A matter of trust
The most fundamental question in a public key infrastructure (PKI) is, "Which public keys are trustworthy?" The answer to that question starts with trust in a Certification Authority (CA). When you trust a CA, you expect that CA to create legitimate certificates that uniquely bind information about an individual to a public key. You also expect the CA to verify the individual's identity and determine whether his or her private key is stored securely—before the CA issues a certificate.
PKI trust models provide a technological framework for managing the trust relationships between CAs and PKI users and between CAs. A CA's trust domain defines the organizational or geographical boundaries within which the CA is considered trusted. One organization might be divided into different trust domains according to, for example, the organization's divisions or departments. All PKI users in a CA's trust domain consider the CA a trust anchor—a CA that the PKI user explicitly trusts under all circumstances. During certificate validation, PKI software tries to discover a trust path that reaches to the level of a trust anchor CA.
Windows Server 2003 PKI supports two main PKI trust models: the hierarchical trust model and the networked trust model. Windows 2003 PKI also features built-in support for constrained PKI trust relationships, which let CA administrators qualify trust relationships between CAs.
Hierarchical Trust Model
The hierarchical PKI trust model, which consists of a tree of CAs, is typically used to define PKI trust relationships within one organization. Organizations that have a clear hierarchical structure can often easily be mapped to this type of model.
In a hierarchical trust model, a clear superior-subordinate relationship exists between CAs on different hierarchical tiers. At the top of the hierarchy is a root CA—typically the trust anchor of the hierarchy. Within a hierarchy, the root CA is the only entity authorized to sign its own certificate. The self-signed root certificate makes it impossible for anyone to pretend to be the root CA; only the root CA knows and possesses its private key. The root CA certifies the tier-1 CAs (one tier below the root), which in turn certify the tier-2 CAs, and so on.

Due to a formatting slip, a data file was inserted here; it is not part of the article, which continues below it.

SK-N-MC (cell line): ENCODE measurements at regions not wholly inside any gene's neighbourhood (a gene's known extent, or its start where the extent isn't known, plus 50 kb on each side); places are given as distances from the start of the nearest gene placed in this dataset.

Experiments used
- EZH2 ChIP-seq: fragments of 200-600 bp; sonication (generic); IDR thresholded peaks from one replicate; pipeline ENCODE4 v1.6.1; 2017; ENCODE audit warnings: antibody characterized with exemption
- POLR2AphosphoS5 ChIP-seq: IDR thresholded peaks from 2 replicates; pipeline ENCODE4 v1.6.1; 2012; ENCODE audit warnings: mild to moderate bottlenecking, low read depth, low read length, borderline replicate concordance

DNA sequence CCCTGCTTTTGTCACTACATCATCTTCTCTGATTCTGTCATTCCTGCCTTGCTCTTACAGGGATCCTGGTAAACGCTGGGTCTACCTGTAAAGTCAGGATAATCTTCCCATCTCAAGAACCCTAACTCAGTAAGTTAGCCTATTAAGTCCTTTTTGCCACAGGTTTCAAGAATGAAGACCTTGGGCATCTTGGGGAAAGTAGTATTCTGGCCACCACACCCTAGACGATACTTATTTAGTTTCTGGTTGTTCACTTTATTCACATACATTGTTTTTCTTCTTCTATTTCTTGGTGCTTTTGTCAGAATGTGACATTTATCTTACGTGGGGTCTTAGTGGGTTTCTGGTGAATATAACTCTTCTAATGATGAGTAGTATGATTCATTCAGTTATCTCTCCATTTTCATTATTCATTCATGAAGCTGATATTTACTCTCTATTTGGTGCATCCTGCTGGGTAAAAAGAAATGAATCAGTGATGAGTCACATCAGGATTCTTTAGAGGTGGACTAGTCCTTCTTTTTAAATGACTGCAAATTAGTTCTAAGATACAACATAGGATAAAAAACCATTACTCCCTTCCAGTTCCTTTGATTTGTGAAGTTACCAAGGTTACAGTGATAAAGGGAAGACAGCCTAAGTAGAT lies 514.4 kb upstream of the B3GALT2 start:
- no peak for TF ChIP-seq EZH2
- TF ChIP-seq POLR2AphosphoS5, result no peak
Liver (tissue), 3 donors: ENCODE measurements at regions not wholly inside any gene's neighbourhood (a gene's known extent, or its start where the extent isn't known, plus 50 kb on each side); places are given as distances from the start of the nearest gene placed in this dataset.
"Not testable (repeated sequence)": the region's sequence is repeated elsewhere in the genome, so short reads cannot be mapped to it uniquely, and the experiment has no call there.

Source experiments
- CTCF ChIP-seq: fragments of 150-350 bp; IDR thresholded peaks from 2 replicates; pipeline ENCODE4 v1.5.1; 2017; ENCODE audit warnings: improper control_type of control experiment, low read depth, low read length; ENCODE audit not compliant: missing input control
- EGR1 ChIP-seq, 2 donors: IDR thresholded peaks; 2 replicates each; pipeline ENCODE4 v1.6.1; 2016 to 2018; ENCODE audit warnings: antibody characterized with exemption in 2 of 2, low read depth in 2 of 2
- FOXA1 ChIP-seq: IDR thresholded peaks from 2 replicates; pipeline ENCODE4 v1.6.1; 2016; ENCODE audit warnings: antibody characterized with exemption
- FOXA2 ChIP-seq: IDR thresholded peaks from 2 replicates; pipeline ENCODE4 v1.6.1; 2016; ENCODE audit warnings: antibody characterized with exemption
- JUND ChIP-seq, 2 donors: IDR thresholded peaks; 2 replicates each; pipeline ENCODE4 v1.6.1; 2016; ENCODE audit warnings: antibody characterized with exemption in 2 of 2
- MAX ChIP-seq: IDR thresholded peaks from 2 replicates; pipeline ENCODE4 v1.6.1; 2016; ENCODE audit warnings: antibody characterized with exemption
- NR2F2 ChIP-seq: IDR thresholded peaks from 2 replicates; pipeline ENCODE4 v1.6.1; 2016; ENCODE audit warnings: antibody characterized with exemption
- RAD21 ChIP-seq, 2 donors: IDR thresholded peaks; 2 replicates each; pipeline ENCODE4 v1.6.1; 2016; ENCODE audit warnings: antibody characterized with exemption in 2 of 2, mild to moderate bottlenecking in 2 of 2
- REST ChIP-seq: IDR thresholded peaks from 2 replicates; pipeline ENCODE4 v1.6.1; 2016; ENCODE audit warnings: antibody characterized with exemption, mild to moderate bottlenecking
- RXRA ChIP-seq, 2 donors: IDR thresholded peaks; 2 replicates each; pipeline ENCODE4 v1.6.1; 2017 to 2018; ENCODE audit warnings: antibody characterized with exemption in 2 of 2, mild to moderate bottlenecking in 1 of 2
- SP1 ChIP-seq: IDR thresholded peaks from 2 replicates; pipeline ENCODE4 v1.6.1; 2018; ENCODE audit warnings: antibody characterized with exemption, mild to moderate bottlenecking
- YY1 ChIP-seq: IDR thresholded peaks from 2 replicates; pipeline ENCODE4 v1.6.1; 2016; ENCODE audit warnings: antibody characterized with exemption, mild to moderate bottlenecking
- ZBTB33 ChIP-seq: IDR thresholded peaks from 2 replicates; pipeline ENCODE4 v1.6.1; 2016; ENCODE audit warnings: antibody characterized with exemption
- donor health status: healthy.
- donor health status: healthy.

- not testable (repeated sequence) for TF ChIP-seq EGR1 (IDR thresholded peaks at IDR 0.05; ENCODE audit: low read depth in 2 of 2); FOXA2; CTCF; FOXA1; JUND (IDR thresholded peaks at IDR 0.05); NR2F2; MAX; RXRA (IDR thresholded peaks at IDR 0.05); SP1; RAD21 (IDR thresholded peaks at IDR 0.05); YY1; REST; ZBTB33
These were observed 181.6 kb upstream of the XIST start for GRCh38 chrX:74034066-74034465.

Figure 1 shows a sample hierarchical PKI trust model comprising three levels of CAs: the root CA level, an intermediate CA level (based on the organization's geographical locations), and an issuing CA level (based on the organization's divisions). The hierarchical trust model supports delegation: A superior CA can delegate part of its certificate-issuing responsibilities to a subordinate CA. In a strict hierarchy, subordinate CAs (i.e., non root CAs) have only one superior CA. A hierarchy can contain two types of subordinate CAs: issuing and intermediate. Issuing CAs issue certificates to PKI users, whereas your intermediate CAs should (as a best practice) issue certificates only to subordinate CAs. This approach lets you take intermediate CAs offline to provide an additional level of CA security.
When validating a certificate issued by a CA that's part of a hierarchical trust model, the PKI client software attempts to discover a trust path that links the issuing CA to the CA trust anchor. Windows 2003, Windows XP, and Windows 2000 PKI clients all support the necessary trust-path discovery and traversal mechanisms in a hierarchical trust model.
You define a hierarchical trust relationship between a superior CA and a subordinate CA during the Windows 2003 CA installation process. The Windows Components Wizard's CA Type dialog box, which Figure 2 shows, lets you select whether the CA will be a root CA or a subordinate CA. When building a CA hierarchy, you should use standalone CAs for the root CA and intermediate (i.e., nonissuing) CAs. Doing so will facilitate taking these CAs offline. The issuing CAs can be Windows 2003 enterprise CAs, which are integrated with Active Directory (AD).
For a subordinate CA, the CA installation process offers two choices. The first choice is to submit a certificate request, which is a *.req file that contains a Public-Key Cryptography Standards #10 (PKCS #10) or Certificate Management protocol with Cryptographic Message Syntax (CMS)-formatted request blob, directly to the parent CA (if the CA is published in AD and online). The second choice is to provide the request to the parent CA manually (e.g., using a 3.5" disk).